Addictive Substances And The Diversity In The Brain
After the prolonged use, these drugs can alter the brain. When dependence grows, alterations in the brain make exploiters place substance above everything else.
When an addiction emerges, the brain is fundamentally reprogrammed to continue to use the drugs, regardless of the consequences. Situations or circumstances that relate to former substance abuse can provoke craving years later, even though the physical symptoms have stopped. Rehabilitation is, however, still possible. Treatment is a continuous process and people in recovery have to realize this. During the past years, dependency treatment is progressing constantly and quickly. Seek immediate assistance if you or anyone you know is having problems with an addiction.
How Addictions Evolve
Every voluntary and involuntary choice we make is controlled by a complex organ in the body, the human brain. The brain fully controls normal motor skills, heart and breathing levels, feelings, behaviour and decision-making. When a user takes addictive substances, the brain reward system produces a chemical that makes the user feel good This promotes habitual drug misuse. The extreme, uncontrolled desire to use the substance, despite its negative effects, is caused by the changes that have happened in the limbic system. Fulfilling the addiction becomes the first priority.
There is a section of the brain in charge of addiction. The limbic system is the name of that section in the brain. It is also known as "brain reward system" and it has a job to create feelings of enjoyment.
The misuse of addictive drugs sets off the reward system of the brain. Dependency might occur if a person often triggers this system with a substance. When a person does something good for his or her wellbeing, it naturally triggers the brain reward system. This is all part of natural instincts for adopting and survival. Anytime this system is activated, the brain concludes that an activity requiring survival is taking place. We experience satisfaction and elation when the brain now pays us for that.
For example, when we get thirsty, we drink water, which stimulates the reward system so we continue to repeat this action. This system is manipulated by addictive substances, causing things that are actually harmful to us to cause feelings of pleasure. The brain reward system becomes powerless against these drugs.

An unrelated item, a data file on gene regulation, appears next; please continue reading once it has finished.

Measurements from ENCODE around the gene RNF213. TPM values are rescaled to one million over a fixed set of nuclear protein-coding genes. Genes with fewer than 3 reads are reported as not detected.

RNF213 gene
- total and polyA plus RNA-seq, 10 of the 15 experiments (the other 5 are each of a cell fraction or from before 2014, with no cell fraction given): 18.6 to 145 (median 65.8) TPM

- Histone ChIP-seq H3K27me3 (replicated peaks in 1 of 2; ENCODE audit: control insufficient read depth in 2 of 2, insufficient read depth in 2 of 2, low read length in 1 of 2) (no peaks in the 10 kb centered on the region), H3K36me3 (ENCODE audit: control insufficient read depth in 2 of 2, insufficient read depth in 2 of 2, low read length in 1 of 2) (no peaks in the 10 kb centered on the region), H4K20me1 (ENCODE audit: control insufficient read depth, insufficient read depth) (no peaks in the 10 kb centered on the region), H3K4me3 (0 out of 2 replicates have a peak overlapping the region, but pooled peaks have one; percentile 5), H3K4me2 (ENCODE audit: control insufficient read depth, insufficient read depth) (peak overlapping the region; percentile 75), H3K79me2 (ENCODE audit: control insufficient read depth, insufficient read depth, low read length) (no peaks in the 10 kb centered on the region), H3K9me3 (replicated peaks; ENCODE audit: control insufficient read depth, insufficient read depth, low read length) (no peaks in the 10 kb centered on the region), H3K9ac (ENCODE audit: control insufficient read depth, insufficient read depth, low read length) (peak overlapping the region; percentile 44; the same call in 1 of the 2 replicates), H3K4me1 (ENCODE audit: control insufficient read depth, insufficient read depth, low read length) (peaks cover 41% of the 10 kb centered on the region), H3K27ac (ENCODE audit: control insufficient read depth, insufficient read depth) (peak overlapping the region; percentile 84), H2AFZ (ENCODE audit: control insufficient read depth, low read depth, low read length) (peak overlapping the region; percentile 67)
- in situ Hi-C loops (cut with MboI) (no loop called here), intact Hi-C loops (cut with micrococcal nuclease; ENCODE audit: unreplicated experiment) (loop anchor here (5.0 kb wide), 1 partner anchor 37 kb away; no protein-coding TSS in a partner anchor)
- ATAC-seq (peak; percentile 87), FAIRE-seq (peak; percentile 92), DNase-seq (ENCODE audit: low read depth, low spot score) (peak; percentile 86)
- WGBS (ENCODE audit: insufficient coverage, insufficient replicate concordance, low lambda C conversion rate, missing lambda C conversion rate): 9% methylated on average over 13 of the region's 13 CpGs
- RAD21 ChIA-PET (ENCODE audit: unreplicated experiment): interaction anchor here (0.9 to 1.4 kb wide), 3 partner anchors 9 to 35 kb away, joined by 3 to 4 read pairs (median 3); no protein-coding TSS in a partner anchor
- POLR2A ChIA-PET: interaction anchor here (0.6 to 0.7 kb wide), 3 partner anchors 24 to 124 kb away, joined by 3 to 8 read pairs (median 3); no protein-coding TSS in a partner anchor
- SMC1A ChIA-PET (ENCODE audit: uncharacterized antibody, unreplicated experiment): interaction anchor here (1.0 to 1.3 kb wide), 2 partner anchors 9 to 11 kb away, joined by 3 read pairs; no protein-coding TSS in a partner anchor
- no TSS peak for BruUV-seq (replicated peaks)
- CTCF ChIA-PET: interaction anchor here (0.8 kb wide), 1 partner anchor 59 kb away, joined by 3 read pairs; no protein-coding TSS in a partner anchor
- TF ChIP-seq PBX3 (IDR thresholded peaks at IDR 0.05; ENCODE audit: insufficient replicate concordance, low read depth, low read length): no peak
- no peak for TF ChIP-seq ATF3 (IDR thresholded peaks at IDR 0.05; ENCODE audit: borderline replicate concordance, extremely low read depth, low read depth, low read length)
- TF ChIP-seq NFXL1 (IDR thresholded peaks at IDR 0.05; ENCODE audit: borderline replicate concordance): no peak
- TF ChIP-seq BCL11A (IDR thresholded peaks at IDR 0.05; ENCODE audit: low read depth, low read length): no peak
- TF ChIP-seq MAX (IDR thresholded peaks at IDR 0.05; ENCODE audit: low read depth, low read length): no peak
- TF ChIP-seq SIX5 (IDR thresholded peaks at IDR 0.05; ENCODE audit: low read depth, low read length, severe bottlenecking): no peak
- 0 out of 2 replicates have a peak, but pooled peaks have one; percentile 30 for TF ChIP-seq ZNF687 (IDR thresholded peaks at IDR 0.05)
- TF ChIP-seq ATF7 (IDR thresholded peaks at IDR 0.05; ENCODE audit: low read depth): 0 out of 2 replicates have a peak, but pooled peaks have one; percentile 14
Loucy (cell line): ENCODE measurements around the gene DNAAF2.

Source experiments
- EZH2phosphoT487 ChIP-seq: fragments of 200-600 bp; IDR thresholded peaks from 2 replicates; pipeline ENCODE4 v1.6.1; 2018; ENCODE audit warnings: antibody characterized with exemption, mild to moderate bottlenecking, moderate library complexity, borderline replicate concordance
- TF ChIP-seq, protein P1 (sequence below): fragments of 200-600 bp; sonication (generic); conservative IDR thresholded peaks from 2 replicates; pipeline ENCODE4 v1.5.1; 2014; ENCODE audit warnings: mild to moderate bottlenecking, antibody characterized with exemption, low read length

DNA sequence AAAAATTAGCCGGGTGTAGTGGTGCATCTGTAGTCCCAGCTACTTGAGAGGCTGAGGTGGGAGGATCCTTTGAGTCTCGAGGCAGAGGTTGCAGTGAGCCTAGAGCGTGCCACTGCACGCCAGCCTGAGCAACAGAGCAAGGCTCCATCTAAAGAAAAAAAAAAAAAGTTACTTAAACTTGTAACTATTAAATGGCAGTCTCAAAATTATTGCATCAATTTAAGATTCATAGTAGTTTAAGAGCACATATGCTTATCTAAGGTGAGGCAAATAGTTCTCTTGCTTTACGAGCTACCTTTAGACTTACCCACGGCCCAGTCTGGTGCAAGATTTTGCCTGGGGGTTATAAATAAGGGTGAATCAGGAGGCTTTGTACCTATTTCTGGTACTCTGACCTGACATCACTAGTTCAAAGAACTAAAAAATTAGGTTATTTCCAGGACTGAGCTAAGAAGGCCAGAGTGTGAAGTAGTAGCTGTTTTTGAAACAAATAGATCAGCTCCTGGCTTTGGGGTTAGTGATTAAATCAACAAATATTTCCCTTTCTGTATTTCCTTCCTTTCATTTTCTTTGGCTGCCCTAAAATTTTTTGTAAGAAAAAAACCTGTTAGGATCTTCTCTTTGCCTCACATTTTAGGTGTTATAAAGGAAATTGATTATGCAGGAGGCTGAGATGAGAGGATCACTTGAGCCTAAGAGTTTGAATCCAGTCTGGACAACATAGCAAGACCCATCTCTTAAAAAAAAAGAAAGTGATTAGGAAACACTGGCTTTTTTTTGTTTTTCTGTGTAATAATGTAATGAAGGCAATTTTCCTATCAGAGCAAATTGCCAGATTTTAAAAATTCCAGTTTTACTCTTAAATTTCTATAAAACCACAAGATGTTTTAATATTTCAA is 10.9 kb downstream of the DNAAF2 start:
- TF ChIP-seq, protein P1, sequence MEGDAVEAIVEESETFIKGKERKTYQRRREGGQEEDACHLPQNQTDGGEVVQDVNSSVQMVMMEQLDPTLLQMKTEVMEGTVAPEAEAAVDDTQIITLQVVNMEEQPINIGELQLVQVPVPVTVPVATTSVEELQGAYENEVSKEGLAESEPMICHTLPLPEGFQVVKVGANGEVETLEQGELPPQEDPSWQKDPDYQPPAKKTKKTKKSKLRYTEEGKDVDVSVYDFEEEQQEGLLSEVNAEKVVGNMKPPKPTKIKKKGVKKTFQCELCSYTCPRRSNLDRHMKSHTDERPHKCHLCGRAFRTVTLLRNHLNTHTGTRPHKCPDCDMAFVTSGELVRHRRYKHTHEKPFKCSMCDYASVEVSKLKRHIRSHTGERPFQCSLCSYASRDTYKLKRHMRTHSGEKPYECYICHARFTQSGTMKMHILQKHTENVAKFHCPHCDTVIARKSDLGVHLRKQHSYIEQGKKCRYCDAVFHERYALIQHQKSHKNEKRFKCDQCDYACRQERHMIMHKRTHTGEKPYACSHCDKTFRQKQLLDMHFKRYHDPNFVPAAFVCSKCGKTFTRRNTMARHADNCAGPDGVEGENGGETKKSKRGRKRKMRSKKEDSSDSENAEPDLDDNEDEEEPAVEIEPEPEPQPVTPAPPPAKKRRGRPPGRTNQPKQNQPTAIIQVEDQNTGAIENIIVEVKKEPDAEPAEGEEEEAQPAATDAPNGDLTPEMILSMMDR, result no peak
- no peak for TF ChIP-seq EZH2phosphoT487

Dopamine performs a very crucial role in the reward system. Dopamine is a natural chemical in the brain that transmits signals to the limbic system. Drugs can either act like dopamine or lead to an increase in dopamine in the brain when they are introduced to the limbic system.
Because the dopamine they produce is insignificant, regular activities like food, music, sex, and drinking, do not alter the brain and cause dependence although they can switch on the reward system.
Dependent drugs can discharge up to 10 times more dopamine than natural reward traits.
Neuroreceptors are flooded with dopamine with substance use. The "high" that comes with substance abuse is the consequence. After prolonged substance ill-use, the human brain is not in a position to naturally create usual levels of dopamine. The reward system becomes enslaved by the addictive substances.
Dopamine levels should go back to the original level, this triggers the desire for addictive substances. An individual in this condition is no longer in a position of feeling good without the substance.
Neurofeedback In Addiction
Neurofeedback is gaining footing as a treatment for addiction. It is as well referred to as Electroencephalogram (ECM) Biofeedback. To improve the performance of the brain, the brain is trained by using neurofeedback. At the time of this procedure, the administrator of the treatment checks the brains actions through using sensors to the scalp. With this, the brain can improve its performance and make it better, the brain is then rewarded for doing that.
Whatever can cause reliance on drugs will be identify by using neurofeedback, these include:
Lack of sleep
By supporting the brain to readapt how to be without substances, neurofeedback has shown to be a really victorious dependence treatment for a good number of people. Many therapy bases provide neurofeedback as a piece of a great recovery strategy. Contact us now on 0800 772 3971 to get connected to a treatment facility that can assist you.